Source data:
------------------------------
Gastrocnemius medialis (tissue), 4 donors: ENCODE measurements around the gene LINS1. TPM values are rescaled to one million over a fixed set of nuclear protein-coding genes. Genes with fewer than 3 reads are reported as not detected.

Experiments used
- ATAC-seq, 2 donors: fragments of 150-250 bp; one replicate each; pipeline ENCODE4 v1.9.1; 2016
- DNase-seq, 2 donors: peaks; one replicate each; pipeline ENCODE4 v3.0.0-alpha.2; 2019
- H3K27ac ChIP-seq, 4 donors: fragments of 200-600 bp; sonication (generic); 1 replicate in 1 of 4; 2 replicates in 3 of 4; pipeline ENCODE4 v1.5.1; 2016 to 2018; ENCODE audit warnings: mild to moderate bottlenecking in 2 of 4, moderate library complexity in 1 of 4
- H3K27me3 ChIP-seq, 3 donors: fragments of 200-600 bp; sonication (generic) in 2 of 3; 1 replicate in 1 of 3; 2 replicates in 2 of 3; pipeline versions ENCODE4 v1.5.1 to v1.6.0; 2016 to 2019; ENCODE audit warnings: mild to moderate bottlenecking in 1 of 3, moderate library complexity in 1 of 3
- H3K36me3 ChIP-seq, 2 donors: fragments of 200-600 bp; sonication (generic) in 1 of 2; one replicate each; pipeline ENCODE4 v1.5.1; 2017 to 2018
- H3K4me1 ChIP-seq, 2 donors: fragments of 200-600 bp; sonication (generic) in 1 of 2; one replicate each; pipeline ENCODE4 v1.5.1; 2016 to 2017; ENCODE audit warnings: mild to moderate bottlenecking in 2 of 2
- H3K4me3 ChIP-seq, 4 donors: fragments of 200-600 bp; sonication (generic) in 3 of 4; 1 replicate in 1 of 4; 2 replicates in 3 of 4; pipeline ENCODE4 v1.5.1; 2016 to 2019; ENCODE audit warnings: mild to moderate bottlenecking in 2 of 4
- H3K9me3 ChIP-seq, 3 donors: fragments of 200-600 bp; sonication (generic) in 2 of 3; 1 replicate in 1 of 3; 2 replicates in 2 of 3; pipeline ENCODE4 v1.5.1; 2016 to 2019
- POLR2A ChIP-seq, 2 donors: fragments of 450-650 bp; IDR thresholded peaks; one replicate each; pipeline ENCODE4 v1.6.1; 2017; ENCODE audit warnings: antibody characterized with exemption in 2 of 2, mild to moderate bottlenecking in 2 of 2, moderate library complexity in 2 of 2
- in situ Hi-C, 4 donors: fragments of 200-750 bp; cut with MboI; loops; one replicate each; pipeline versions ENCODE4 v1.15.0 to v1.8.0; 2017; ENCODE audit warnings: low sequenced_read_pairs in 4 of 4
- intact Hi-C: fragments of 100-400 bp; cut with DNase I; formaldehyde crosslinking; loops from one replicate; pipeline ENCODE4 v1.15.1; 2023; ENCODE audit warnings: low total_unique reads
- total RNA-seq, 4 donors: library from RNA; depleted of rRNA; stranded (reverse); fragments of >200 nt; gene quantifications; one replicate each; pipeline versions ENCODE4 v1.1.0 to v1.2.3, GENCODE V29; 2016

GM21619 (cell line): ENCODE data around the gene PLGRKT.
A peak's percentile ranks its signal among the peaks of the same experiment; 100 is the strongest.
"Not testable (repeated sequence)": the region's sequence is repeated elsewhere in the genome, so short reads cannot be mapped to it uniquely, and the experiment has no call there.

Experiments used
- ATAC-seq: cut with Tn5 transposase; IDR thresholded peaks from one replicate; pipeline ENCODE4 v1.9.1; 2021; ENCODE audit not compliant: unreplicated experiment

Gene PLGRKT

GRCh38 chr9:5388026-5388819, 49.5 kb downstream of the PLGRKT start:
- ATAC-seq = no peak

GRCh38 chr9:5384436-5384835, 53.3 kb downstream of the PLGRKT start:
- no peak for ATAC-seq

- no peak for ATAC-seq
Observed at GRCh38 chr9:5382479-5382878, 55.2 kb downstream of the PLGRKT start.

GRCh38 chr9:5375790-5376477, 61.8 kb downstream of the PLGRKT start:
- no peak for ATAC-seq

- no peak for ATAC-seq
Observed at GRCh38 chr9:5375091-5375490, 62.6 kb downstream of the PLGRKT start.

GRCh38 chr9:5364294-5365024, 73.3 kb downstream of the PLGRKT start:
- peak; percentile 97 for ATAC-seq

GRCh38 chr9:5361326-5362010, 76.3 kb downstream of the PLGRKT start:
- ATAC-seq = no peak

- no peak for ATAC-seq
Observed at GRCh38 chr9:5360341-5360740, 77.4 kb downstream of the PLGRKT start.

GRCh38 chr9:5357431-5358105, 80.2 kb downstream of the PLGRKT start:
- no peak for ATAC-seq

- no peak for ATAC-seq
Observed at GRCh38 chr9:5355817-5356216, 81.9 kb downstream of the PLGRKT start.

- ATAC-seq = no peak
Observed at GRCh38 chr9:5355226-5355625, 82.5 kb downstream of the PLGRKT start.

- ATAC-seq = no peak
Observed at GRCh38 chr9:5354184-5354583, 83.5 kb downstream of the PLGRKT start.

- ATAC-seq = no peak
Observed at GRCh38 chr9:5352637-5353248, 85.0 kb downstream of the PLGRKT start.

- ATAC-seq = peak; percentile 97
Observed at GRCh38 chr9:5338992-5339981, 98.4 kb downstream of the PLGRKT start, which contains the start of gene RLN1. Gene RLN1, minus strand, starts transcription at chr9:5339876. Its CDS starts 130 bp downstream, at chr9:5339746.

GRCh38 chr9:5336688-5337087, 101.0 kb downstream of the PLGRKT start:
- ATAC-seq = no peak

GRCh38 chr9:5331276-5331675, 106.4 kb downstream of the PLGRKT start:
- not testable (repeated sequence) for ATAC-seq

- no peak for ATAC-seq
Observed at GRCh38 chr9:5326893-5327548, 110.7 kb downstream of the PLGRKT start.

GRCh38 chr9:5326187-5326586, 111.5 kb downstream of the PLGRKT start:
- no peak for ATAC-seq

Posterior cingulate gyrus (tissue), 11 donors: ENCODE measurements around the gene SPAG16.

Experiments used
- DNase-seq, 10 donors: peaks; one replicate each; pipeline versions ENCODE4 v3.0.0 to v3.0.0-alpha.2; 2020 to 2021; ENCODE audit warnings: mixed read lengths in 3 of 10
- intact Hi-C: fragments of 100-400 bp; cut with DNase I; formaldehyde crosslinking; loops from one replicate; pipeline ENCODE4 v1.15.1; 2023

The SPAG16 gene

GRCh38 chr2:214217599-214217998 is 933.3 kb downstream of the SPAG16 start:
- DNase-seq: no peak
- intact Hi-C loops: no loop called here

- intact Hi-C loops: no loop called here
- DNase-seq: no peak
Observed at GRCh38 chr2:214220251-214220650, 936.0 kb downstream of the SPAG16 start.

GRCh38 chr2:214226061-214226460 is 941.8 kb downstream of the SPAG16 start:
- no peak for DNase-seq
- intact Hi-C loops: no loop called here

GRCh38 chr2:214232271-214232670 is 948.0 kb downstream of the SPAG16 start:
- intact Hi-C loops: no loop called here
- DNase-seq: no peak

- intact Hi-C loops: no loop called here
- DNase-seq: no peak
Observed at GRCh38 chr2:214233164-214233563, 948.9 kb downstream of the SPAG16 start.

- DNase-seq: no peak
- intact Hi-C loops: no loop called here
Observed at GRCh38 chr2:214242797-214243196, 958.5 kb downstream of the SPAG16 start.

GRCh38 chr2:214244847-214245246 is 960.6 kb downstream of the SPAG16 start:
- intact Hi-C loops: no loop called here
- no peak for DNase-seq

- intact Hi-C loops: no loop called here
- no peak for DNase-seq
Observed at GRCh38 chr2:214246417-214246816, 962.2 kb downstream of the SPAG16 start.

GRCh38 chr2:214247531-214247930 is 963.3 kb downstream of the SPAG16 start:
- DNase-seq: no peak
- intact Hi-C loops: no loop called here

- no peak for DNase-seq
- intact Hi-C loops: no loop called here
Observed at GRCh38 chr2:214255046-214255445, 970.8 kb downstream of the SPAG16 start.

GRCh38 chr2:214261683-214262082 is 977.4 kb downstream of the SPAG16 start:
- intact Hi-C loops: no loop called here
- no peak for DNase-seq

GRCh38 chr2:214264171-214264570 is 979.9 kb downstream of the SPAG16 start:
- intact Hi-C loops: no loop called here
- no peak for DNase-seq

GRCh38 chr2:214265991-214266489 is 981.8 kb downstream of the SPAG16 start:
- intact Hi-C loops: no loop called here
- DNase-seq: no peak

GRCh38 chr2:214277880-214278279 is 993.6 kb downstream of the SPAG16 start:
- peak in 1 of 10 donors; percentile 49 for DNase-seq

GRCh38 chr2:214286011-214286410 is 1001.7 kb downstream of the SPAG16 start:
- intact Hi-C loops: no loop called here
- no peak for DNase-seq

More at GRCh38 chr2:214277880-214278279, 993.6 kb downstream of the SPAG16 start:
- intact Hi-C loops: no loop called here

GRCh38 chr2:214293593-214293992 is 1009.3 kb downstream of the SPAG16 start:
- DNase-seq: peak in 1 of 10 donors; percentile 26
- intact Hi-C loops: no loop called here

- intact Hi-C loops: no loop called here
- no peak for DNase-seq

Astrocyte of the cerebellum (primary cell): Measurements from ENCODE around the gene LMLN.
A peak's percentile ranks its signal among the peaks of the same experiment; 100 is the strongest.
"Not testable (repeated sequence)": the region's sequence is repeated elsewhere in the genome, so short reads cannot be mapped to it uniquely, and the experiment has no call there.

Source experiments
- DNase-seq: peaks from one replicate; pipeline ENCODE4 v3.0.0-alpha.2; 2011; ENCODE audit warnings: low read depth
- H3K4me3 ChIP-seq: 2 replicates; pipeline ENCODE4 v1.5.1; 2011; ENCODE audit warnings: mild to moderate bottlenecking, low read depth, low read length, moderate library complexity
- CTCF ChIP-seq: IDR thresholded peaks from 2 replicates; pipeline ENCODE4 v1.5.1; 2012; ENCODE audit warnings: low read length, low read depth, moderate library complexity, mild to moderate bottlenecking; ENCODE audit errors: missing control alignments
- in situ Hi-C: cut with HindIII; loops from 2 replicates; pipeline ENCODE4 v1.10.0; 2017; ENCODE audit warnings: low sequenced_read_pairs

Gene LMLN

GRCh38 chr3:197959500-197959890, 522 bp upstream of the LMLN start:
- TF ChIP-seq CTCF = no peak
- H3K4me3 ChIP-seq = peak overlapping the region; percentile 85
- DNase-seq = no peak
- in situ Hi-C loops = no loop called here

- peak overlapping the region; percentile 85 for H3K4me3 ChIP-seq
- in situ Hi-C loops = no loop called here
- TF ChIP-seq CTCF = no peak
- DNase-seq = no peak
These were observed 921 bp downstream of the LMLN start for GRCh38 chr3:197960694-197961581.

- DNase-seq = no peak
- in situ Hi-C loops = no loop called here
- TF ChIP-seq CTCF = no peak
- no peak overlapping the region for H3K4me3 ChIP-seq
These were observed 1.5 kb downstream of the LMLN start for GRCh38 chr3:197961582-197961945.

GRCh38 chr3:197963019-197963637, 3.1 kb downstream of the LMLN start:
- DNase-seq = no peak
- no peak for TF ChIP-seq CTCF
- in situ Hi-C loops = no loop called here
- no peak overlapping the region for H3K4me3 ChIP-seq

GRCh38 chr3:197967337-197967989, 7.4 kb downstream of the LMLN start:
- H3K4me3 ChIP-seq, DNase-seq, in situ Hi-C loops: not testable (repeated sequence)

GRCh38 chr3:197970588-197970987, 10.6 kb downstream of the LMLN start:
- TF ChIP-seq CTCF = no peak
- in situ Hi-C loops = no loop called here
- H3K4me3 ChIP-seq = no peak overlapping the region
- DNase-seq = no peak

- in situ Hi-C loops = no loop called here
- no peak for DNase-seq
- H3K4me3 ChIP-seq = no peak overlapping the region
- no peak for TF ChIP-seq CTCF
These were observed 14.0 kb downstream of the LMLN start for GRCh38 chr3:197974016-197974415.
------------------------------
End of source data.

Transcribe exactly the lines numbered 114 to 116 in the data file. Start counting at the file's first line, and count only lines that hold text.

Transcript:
A peak's percentile ranks its signal among the peaks of the same experiment; 100 is the strongest.
"Not testable (repeated sequence)": the region's sequence is repeated elsewhere in the genome, so short reads cannot be mapped to it uniquely, and the experiment has no call there.

Source experiments